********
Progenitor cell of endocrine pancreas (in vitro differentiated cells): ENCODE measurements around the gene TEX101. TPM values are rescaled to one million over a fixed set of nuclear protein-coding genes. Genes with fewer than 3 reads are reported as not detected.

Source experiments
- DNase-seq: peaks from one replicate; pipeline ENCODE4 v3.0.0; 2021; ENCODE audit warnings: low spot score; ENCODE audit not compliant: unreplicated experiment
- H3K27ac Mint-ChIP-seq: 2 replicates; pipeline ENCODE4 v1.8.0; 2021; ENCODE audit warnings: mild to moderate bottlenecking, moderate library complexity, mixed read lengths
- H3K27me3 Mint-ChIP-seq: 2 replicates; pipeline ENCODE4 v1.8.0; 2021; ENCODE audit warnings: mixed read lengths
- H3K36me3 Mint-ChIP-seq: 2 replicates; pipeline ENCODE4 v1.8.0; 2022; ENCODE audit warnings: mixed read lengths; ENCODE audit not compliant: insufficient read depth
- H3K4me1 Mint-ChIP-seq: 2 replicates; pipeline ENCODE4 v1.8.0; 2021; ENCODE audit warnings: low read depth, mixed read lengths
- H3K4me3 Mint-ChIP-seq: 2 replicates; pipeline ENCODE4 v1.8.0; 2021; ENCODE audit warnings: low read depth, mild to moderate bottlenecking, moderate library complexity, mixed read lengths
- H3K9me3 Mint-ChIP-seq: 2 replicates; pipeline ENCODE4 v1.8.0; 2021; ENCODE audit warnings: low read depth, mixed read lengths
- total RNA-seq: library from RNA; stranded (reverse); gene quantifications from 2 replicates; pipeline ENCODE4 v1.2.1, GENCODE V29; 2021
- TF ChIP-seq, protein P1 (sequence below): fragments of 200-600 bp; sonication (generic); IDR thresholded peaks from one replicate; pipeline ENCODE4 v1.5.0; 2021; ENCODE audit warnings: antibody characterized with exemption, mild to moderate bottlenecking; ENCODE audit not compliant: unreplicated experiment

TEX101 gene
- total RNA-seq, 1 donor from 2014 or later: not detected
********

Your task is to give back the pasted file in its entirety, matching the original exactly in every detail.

Progenitor cell of endocrine pancreas (in vitro differentiated cells): ENCODE measurements around the gene TEX101. TPM values are rescaled to one million over a fixed set of nuclear protein-coding genes. Genes with fewer than 3 reads are reported as not detected.

Source experiments
- DNase-seq: peaks from one replicate; pipeline ENCODE4 v3.0.0; 2021; ENCODE audit warnings: low spot score; ENCODE audit not compliant: unreplicated experiment
- H3K27ac Mint-ChIP-seq: 2 replicates; pipeline ENCODE4 v1.8.0; 2021; ENCODE audit warnings: mild to moderate bottlenecking, moderate library complexity, mixed read lengths
- H3K27me3 Mint-ChIP-seq: 2 replicates; pipeline ENCODE4 v1.8.0; 2021; ENCODE audit warnings: mixed read lengths
- H3K36me3 Mint-ChIP-seq: 2 replicates; pipeline ENCODE4 v1.8.0; 2022; ENCODE audit warnings: mixed read lengths; ENCODE audit not compliant: insufficient read depth
- H3K4me1 Mint-ChIP-seq: 2 replicates; pipeline ENCODE4 v1.8.0; 2021; ENCODE audit warnings: low read depth, mixed read lengths
- H3K4me3 Mint-ChIP-seq: 2 replicates; pipeline ENCODE4 v1.8.0; 2021; ENCODE audit warnings: low read depth, mild to moderate bottlenecking, moderate library complexity, mixed read lengths
- H3K9me3 Mint-ChIP-seq: 2 replicates; pipeline ENCODE4 v1.8.0; 2021; ENCODE audit warnings: low read depth, mixed read lengths
- total RNA-seq: library from RNA; stranded (reverse); gene quantifications from 2 replicates; pipeline ENCODE4 v1.2.1, GENCODE V29; 2021
- TF ChIP-seq, protein P1 (sequence below): fragments of 200-600 bp; sonication (generic); IDR thresholded peaks from one replicate; pipeline ENCODE4 v1.5.0; 2021; ENCODE audit warnings: antibody characterized with exemption, mild to moderate bottlenecking; ENCODE audit not compliant: unreplicated experiment

TEX101 gene
- total RNA-seq, 1 donor from 2014 or later: not detected